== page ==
How to make a killer website

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Want to kick your website up a notch? Jacinta Thomler gives you 10 ways to make your site stand out.

Having your own website is now fairly commonplace, and some sites are starting to show their age. Maybe your website has been up since 1996. Perhaps you went through the entire blinking text fiasco, or the flashy animated splash page stage. Fortunately the internet has moved on. Nowadays, lots of effort goes into designing and building the usability and functionality that website users really want. But with this comes complexity. To help you get the most of your site, here are 10 tips to help you redesign, rebuild, reprogram and generally steer clear of typical website blunders. We’’ve also gone one step further and reviewed the top web design packages out there to help you build the best site.

Log your design

Once you upload your site, you should talk to your web hosting service about log reports – reports on who visits your site when, and where they go.

Log reports come in a number of different forms, but in general they should have the following information:

  • Number of people visiting your site (unique IPs summary)
  • Number of pages viewed for a certain amount of time (page view summary)
  • Number of files transferred (hits summary)
  • Number of visitor sessions (number of visits summary)
  • Busiest time periods (month/week/day/hour)

You can and should use the reports to redesign your site to your users’’ needs. For instance, different browsers display the code and layout of sites slightly differently, so use the top browser summary to match your code to the most popular browser. Also, check the ‘resolutions summary’’ to make sure visitors can see your entire site.

Next you can look at content and navigation changes. Start by finding out what’’s interesting to your users via the most/least requested pages. Link some of the least requested pages to see if their unpopularity is due to navigation issues directly from the home page.

You can also rewrite the link text or the pages themselves to test whether the actual content is turning people away. Once you’’ve confirmed the most popular content, leave it linked from the home page for easy access. Have a look at how users travel through your site with the favourite path summary log. Look to see if you can make that journey easier – are there unnecessary pages in the middle? Can information be summarised onto fewer pages? Particularly if people coming to your site are buying from you, every click you save them can increase your sales.

New take on tables

If you have tables in your site, chances are you are using them to create the standard two or three column page. But why not  do something more creative, and use them for a left hand navigation pane, or the front page?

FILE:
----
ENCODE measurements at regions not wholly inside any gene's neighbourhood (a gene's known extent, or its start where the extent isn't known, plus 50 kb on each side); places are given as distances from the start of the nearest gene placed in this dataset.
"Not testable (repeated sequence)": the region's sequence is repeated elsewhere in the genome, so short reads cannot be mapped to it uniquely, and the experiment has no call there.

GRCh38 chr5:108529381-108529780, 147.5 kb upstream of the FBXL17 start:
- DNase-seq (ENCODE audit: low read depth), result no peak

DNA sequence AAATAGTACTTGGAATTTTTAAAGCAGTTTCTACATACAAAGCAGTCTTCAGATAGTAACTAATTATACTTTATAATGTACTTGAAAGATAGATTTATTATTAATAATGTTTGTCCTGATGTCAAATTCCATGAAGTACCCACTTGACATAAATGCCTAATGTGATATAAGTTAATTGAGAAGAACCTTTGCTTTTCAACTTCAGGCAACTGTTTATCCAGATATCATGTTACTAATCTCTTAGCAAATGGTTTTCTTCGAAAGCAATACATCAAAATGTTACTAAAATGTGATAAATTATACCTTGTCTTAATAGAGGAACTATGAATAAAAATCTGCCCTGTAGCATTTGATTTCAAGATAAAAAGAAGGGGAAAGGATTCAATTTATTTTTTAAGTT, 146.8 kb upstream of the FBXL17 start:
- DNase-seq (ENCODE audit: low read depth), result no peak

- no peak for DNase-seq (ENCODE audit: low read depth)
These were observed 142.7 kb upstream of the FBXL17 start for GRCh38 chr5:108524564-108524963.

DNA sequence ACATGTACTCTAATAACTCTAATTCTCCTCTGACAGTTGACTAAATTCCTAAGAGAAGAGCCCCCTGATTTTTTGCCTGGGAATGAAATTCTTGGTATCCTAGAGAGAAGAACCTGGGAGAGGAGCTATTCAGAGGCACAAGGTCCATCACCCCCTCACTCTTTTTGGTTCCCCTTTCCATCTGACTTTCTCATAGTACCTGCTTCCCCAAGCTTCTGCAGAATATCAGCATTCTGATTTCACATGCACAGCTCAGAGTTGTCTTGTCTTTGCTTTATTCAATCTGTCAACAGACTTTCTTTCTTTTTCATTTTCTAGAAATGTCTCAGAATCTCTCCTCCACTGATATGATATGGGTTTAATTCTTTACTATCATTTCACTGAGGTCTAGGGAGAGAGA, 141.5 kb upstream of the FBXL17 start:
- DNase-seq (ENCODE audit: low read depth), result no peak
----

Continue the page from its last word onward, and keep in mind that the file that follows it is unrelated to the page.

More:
The only table codes you might be unaware of act in a similar way to the merge function in MS Excel. That is, they merge cells in varying ways.

  • colspan – merges columns (columns  are the vertical ones)
  • rowspan – merges rows (rows are the horizontal ones)

You can combine both in one tag, so if you wanted one cell to cover two rows and two columns, the code would be:

<td colspan=2 rowspan=2>



 By using colspan and rowspan, you can create artistic tables (click for full screen)

The illustrated table consists of six rows and eight columns. It’’s comprised of a few different types of cells. Some have  varied background colours and have a declared width like <td bgcolor=#ffcccc width=”54”>. Others use colspan and rowspan to create different sized cells. Some do all three:

<td bgcolor=#993300 colspan=2 rowspan=2>


The easiest way to build these complex tables is to draw the finished table you want on a piece of paper or in Excel, then play around with colspan and rowspan to achieve the result you want.

Here are the first two rows of the illustrated table for you to start with. Don’’t forget to close off the <tbody> and <table> tags at the end. Note on the second row, one of the cells spans two columns. This means you won’’t need to put in a <td> for that cell in the next row along.

<table cellspacing=0 cellpadding=5 width=400 border=0 align=”center”>
    <tbody> <tr valign=top>
     <td colspan=5></td>
     <td bgcolor=#ffcccc width=”54”> </td>
     <td colspan=2></td>
    <tr valign=top>
     <td width=”6”></td>
     <td bgcolor=#88bbbb width=”56”> </td>
     <td colspan=2></td>
     <td bgcolor=#993300 colspan=2 rowspan=2>
      <p><font face=”Arial, Helvetica, sans-serif” size=”2” color=”#FFFFFF”><b><font color=”#FFCFCE”>Services<br>
       </font></b>Professional and cost effective graphics, logos, and photography</font></p></td>
     <td bgcolor=#ddaaaa width=”3”> </td>

continued on next page....

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This feature appeared in the July, 2004 issue of PC & Tech Authority Magazine

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